With 'Moon', Mr. Sanchez scores again with a story about a newlywed couple (Amy Smart and Tim Chiou) honeymooning in China. Unfortunately, their vacation happens to coincide with a traditional Chinese holiday known as Ghost Festival. It's a time when Hungry Ghosts, usually the kui, are allowed to wander our plane of existence attempting to satisfy their extreme hunger and thirst. According to the movie, their appetites may be appeased with a blood sacrifice, human or otherwise, left by meager villagers. This being a horror film, the young couple happen to be the offerings of one isolated town of terrified people.

What makes the movie actually thrilling is the ghosts themselves. They are unlike anything we, as Americans, are remotely familiar with. These spirits take physical shape and rather than simply wandering about, waiting to yell "Boo!" these things chase after you like crazed, infected zombies. Taken from existing Chinese myth and lore about the afterlife (and based on an original story by Eduardo Sanchez and Jamie Nash, who also co-wrote 'Altered'), these ghosts are really freaky and destructive. There seems no way of escaping them, as they will break doors down and destroy car windows just to rip the protagonists into shreds.

Mr. Sanchez has also done a great job behind the camera, never really allowing viewers a good glimpse of the creatures. Although recycling the shaky-cam method, which can be somewhat annoying, the technique is put to good use and doesn't become an issue. Had Sanchez stopped moving the camera long enough, the illusion would suddenly fall flat, giving us the opportunity to notice a bunch of grown men in white make-up. Even when Smart's character enters the cave where the spirits dwell, visibility of the ghosts is kept to a minimum. As a matter of fact, the entire sequence in the cave is downright spine-chilling.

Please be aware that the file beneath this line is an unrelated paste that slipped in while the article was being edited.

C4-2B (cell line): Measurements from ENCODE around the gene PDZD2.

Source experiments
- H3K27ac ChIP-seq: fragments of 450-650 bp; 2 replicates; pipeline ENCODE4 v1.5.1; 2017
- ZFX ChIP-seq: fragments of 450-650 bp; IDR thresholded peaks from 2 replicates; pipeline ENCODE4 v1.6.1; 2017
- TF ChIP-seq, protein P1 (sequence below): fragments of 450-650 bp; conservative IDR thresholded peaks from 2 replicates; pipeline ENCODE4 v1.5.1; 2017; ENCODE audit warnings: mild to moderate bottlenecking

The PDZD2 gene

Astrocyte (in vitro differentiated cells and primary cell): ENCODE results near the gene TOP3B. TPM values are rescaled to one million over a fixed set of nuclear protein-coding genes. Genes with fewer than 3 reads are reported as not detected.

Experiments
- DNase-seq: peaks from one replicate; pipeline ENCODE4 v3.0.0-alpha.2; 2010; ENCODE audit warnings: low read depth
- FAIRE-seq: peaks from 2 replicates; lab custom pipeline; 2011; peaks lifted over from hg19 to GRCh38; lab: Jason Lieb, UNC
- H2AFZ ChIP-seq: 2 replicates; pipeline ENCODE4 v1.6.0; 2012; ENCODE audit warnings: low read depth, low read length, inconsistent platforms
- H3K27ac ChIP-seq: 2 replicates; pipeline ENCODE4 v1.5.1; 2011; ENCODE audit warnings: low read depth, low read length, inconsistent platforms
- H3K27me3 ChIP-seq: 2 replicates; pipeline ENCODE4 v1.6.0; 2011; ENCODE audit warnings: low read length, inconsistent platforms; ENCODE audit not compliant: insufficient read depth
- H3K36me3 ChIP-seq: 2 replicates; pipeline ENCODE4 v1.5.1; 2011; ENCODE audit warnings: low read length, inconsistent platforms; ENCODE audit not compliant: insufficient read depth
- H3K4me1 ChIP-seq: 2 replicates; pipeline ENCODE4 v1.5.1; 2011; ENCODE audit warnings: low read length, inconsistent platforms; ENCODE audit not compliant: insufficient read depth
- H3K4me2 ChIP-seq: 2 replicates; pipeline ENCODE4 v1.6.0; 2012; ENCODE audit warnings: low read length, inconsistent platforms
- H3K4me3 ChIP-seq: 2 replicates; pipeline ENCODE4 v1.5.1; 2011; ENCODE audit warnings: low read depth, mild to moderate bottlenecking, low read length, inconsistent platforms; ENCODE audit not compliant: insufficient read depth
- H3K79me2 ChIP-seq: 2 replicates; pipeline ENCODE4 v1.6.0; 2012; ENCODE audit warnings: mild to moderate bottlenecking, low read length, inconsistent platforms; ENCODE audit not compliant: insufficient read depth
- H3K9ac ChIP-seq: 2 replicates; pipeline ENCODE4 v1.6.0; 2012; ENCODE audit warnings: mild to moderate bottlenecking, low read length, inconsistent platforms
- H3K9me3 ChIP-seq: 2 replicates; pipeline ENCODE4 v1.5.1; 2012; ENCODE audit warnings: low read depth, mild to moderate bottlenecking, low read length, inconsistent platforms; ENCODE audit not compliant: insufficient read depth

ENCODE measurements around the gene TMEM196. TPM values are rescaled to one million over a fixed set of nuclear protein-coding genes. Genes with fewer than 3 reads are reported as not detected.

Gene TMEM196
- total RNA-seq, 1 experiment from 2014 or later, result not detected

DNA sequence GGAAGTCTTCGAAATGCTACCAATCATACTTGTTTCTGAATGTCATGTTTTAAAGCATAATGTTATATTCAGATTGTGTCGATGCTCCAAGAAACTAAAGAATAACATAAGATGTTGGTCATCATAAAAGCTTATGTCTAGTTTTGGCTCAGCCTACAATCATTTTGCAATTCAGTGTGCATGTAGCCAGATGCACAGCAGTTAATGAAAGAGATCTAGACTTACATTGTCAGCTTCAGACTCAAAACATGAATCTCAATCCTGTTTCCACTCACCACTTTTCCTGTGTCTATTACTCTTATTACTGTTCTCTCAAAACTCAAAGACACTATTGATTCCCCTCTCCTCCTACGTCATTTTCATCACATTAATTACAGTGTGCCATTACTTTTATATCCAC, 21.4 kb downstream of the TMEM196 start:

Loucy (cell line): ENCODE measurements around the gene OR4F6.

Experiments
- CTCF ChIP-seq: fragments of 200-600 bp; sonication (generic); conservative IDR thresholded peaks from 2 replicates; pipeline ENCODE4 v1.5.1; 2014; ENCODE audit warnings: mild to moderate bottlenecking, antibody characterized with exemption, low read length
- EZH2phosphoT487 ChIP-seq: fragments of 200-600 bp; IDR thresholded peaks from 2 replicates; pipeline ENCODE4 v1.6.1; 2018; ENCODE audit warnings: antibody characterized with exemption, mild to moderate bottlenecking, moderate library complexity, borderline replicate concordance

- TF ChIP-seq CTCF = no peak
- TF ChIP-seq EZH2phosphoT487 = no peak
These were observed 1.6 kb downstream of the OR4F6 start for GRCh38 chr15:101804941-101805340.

Added to this are some fine performances by Smart and Tim Chiou. Their reaction to the whole situation is relatively natural, making 'Moon' even more terrifying. Their constant arguing and bickering is well scripted and realistic too. I would imagine a few viewers will be put off by it, but I find it gives the film a pragmatic quality. I'm not very familiar with Chiou, despite stating he was also in 'The Wizard of Gore' remake with Crispin Glover. Obviously, he wasn't very memorable. But as for Smart, I've never really been a fan. In 'Moon', however, she pulls her weight and is slowly winning me over.